An individual transistor can be tested either in-circuit or out-of-circuit with a transistor tester. For example, let’s say that an amplifier on a particular printed circuit (PCB) board has malfunctioned. Good troubleshooting practice dictates that you do not unsolder a component from a circuit board unless you are reasonably sure that it is bad or you simply cannot isolate the problem down to a single component. When components are removed, there is a risk of damage to the PC board contacts and traces.
You can perform an in-circuit check of the transistor using a transistor tester similar to the one shown in Figure 4–43. The three clip-leads are connected to the transistor terminals and the tester gives a positive indication if the transistor is good.
In-Circuit and Out-of-Circuit Tests
If the transistor tests defective, it should be carefully removed and replaced with a known good one. An out-of-circuit check of the replacement device is usually a good idea, just to make sure it is OK. The transistor is plugged into the socket on the transistor tester for out-of-circuit tests.
If the transistor tests good in-circuit but the circuit is not working properly, examine the circuit board for a poor connection at the collector pad or for a break in the connecting trace. A poor solder joint often results in an open or a highly resistive contact. The physical point at which you actually measure the voltage is very important in this case. For example, if you measure on the collector lead when there is an external open at the collector pad, you will measure a floating point. If you measure on the connecting trace or on the RC lead, you will read VCC. This situation is illustrated in Below Figure.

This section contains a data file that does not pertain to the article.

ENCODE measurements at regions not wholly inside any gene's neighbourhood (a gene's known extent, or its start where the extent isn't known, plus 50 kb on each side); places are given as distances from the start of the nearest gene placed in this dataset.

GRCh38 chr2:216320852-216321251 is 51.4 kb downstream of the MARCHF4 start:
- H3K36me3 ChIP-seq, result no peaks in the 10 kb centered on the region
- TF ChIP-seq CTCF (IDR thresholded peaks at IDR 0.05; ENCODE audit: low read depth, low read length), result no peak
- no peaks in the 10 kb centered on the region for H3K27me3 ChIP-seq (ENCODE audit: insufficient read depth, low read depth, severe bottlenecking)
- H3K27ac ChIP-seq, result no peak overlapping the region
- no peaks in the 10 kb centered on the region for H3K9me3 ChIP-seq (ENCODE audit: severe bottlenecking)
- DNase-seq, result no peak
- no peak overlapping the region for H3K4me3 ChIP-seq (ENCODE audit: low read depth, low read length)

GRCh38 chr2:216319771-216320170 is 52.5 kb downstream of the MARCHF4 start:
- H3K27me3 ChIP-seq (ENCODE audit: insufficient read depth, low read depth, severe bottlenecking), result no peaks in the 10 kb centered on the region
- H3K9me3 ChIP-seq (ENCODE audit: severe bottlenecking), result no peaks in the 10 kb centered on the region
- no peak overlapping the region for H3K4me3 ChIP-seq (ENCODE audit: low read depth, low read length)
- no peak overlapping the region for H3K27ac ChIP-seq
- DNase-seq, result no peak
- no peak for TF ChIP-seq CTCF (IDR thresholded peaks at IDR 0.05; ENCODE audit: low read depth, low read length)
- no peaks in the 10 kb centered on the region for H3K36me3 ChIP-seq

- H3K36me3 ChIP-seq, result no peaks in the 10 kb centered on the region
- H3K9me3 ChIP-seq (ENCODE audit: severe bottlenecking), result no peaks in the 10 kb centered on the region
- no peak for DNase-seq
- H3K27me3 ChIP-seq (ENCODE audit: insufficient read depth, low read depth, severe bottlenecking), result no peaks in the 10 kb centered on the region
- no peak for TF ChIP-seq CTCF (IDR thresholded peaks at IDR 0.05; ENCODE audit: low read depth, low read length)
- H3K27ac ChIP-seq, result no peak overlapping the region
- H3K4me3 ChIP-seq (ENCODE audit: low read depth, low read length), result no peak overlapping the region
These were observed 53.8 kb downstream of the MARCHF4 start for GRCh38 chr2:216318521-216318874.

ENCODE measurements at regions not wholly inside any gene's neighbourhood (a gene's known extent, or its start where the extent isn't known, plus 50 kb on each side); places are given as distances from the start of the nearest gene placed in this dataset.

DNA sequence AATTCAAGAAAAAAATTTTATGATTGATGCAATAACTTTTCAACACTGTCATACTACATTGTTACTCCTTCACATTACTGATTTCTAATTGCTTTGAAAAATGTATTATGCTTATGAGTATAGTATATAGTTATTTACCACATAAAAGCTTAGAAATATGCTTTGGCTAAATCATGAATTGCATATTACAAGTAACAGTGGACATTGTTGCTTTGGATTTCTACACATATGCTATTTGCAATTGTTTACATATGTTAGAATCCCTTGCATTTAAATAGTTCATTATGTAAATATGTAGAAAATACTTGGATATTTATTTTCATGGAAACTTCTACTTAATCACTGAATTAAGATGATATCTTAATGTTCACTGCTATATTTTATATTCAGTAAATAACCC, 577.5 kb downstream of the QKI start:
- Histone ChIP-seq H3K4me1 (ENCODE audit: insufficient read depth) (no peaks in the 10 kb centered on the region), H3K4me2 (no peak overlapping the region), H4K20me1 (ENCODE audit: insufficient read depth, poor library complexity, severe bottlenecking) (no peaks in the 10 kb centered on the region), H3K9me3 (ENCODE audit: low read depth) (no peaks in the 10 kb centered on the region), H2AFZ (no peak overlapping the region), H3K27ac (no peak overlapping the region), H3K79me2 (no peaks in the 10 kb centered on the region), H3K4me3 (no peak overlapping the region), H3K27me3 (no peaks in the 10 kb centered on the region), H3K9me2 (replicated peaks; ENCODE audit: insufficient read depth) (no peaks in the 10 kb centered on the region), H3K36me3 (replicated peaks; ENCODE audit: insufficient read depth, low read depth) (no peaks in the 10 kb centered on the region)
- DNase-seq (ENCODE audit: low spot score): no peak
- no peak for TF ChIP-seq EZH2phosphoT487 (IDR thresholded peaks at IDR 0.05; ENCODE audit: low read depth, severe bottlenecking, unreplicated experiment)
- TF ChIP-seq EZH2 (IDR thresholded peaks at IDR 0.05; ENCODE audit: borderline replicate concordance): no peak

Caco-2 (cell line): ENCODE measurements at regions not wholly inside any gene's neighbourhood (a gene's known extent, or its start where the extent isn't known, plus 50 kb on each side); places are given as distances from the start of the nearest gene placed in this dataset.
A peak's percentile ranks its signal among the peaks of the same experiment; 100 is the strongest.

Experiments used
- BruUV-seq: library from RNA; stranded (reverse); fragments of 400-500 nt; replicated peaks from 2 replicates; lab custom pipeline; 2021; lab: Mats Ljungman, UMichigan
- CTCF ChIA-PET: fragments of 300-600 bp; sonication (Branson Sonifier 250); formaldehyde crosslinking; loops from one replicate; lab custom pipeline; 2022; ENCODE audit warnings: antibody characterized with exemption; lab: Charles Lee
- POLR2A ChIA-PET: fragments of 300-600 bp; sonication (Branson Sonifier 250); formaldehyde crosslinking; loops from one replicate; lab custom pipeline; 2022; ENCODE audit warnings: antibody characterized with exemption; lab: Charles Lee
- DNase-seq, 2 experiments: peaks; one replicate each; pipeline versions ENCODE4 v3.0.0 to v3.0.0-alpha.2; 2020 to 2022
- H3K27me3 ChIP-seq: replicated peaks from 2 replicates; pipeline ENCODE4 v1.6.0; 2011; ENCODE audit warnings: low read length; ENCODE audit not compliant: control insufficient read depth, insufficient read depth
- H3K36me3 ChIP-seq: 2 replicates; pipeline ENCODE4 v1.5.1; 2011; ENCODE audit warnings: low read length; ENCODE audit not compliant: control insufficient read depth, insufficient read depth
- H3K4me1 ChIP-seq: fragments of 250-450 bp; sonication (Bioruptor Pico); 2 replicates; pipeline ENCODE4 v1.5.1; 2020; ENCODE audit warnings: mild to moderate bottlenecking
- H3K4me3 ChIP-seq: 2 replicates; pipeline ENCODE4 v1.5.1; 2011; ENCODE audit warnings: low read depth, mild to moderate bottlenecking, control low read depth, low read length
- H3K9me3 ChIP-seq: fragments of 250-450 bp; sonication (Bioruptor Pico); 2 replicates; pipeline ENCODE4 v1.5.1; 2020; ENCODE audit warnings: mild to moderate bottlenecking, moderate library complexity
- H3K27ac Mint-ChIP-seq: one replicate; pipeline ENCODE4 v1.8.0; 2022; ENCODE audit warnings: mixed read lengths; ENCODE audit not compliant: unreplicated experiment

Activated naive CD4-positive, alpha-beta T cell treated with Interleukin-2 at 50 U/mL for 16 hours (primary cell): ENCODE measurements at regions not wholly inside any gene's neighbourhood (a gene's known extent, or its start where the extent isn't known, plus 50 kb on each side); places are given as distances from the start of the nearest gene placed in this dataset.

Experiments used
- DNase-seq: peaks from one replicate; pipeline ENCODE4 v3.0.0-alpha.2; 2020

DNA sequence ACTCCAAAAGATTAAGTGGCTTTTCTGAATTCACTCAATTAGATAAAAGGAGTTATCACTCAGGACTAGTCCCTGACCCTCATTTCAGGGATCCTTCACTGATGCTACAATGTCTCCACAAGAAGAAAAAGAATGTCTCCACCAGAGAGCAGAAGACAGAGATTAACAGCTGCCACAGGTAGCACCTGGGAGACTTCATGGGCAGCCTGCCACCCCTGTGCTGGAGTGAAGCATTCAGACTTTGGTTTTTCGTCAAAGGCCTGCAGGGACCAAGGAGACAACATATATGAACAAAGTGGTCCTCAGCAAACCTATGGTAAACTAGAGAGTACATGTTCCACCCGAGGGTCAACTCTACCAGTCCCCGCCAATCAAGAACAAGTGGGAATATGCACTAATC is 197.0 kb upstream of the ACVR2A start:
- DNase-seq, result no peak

Importance of Point-of-Measurement in Troubleshooting
In case 2, if you had taken the initial measurement on the transistor lead itself and the open were internal to the transistor as shown in Below Figure, you would have measured VCC. This indicates a defective transistor even before the tester was used, assuming the base-to-emitter voltage is normal. This simple concept emphasizes the importance of point-of-measurement in certain troubleshooting situations.
Very small leakage currents exist in all transistors and in most cases are small enough to neglect (usually nA). When a transistor is connected with thebase open (IB = 0), it is in cutoff. Ideally IC = 0; but actually there is a small current from collector to emitter, as mentioned earlier, called ICEO (collector-to-emitter current with base open). This leakage current is usually in the nA range. A faulty transistor will often have excessive leakage current and can be checked in a transistor tester. Another leakage current in transistors is the reverse collector-to-base current, ICBO. This is measured with the emitter open. If it is excessive, a shorted collector-base junction is likely.
In addition to leakage tests, the typical transistor tester also checks the βDC. A known value of IB is applied, and the resulting IC is measured. The reading will indicate the value of the IC /IB ratio, although in some units only a relative indication is given. Most testers provide for an in-circuit βDC check, so that a suspected device does not have to be removed from the circuit for testing.
A curve tracer is an oscilloscope type of instrument that can display transistor characteristics such as a family of collector curves. In addition to the measurement and display of various transistor characteristics, diode curves can also be displayed.